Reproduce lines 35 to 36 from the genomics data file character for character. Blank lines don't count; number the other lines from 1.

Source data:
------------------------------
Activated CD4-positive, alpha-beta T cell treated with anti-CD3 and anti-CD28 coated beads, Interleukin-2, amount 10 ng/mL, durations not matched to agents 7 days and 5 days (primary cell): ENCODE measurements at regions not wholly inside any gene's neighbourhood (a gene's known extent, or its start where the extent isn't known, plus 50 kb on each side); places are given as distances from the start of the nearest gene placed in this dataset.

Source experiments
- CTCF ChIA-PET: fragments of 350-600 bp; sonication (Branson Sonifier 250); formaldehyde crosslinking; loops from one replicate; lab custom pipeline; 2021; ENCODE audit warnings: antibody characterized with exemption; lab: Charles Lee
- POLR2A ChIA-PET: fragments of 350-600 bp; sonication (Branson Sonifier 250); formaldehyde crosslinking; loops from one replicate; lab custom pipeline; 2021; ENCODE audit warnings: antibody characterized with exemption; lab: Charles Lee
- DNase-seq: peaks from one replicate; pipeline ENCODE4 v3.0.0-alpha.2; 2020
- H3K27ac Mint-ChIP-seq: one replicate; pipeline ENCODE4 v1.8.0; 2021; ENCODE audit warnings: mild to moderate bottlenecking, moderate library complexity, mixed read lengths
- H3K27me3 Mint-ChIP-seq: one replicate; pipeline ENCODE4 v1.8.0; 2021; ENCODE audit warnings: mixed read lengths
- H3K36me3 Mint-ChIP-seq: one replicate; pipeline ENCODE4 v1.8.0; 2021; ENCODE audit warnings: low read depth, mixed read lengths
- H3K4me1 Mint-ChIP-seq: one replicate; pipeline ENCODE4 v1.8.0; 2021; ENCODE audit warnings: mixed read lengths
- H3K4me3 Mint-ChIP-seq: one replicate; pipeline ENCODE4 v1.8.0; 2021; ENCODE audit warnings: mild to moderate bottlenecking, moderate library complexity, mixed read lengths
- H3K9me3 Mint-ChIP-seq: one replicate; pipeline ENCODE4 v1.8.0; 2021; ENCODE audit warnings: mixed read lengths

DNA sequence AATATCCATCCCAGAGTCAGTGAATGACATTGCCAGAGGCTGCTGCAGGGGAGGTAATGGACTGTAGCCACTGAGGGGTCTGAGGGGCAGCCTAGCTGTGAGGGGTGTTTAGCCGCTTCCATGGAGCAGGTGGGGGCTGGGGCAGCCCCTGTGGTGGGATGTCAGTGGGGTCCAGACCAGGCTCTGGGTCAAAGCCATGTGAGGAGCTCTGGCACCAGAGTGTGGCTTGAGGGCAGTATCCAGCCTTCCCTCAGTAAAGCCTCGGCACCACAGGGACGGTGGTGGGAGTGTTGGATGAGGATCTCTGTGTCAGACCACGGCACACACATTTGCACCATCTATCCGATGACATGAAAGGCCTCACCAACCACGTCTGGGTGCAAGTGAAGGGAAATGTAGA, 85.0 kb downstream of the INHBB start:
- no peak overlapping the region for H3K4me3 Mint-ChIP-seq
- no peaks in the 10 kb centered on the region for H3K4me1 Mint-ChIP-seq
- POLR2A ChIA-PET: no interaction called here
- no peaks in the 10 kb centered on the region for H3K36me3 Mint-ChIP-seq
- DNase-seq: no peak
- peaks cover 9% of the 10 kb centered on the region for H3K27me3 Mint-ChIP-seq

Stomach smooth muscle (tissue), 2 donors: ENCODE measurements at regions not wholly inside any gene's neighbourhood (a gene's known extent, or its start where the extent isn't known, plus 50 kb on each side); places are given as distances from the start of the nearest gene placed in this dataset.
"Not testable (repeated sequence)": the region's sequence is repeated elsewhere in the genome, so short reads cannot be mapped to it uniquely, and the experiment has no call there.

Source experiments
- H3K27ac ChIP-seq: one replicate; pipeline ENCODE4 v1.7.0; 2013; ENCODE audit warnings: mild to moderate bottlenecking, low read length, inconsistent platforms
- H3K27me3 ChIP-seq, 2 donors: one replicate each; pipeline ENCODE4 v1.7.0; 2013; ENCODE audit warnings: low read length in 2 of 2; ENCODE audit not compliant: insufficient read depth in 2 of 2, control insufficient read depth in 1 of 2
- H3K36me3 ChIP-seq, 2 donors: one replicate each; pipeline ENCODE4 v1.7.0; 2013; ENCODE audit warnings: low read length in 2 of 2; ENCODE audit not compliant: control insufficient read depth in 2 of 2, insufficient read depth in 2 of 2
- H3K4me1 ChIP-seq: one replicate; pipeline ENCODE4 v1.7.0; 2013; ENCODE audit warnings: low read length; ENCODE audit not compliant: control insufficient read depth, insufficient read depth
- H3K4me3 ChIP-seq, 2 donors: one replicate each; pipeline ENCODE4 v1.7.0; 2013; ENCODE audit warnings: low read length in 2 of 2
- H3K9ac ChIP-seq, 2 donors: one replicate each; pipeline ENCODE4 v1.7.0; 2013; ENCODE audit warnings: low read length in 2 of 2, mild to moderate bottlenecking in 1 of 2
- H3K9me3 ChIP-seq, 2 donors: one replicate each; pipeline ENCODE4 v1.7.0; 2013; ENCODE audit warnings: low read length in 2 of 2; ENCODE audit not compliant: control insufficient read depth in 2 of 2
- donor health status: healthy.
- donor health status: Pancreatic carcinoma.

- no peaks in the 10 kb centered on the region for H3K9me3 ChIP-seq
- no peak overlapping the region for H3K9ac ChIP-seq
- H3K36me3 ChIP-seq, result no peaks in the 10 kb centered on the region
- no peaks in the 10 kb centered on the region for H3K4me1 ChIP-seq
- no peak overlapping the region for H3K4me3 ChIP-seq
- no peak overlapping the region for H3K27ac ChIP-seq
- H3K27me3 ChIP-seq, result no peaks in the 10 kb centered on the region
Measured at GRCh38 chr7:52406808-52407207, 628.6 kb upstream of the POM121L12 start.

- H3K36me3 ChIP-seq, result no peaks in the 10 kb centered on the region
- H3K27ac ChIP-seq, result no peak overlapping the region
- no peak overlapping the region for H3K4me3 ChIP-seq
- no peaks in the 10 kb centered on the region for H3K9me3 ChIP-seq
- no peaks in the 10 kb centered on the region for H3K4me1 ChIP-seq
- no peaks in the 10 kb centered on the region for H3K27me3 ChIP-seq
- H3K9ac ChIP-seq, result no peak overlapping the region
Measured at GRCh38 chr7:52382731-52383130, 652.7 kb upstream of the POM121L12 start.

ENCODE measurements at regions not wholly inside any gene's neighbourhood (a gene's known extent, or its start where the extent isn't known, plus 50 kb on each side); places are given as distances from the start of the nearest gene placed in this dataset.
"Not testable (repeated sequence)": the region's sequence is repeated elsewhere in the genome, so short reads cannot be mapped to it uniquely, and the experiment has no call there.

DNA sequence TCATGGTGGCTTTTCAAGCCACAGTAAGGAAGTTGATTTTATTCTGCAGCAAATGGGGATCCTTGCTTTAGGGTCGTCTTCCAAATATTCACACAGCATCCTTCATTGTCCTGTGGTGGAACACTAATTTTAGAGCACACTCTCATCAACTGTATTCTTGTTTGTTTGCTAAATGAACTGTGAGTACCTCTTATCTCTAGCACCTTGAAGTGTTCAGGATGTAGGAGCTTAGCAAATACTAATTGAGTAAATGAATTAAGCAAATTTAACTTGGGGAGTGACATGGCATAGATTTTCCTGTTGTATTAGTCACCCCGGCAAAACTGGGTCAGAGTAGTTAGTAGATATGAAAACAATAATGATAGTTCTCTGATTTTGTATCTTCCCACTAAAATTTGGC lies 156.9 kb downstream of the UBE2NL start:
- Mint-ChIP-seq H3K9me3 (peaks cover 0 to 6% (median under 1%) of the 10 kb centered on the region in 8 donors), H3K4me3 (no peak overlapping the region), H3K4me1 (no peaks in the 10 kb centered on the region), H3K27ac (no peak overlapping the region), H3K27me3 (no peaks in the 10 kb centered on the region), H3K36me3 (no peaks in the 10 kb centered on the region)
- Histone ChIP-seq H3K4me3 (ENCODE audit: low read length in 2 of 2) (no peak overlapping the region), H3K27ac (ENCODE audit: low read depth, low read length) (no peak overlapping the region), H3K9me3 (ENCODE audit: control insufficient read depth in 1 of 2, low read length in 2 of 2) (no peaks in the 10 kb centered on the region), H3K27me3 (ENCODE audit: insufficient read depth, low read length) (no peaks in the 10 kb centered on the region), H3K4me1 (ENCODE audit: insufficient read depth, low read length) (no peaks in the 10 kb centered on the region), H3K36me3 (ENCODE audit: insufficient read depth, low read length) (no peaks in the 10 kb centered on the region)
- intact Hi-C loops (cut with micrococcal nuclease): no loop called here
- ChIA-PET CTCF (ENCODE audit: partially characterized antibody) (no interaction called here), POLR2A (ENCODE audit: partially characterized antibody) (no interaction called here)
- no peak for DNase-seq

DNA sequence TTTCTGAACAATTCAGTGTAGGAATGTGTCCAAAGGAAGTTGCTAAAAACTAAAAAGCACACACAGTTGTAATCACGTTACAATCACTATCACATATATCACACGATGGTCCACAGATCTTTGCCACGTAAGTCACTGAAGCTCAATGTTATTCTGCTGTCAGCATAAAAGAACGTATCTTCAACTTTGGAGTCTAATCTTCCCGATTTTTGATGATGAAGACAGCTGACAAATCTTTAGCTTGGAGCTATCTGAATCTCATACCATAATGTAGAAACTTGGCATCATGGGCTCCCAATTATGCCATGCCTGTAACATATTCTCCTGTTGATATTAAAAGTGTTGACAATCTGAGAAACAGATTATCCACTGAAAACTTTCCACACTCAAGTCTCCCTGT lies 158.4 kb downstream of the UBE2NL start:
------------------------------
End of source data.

- no peak overlapping the region for H3K4me3 ChIP-seq
- no peak overlapping the region for H3K27ac ChIP-seq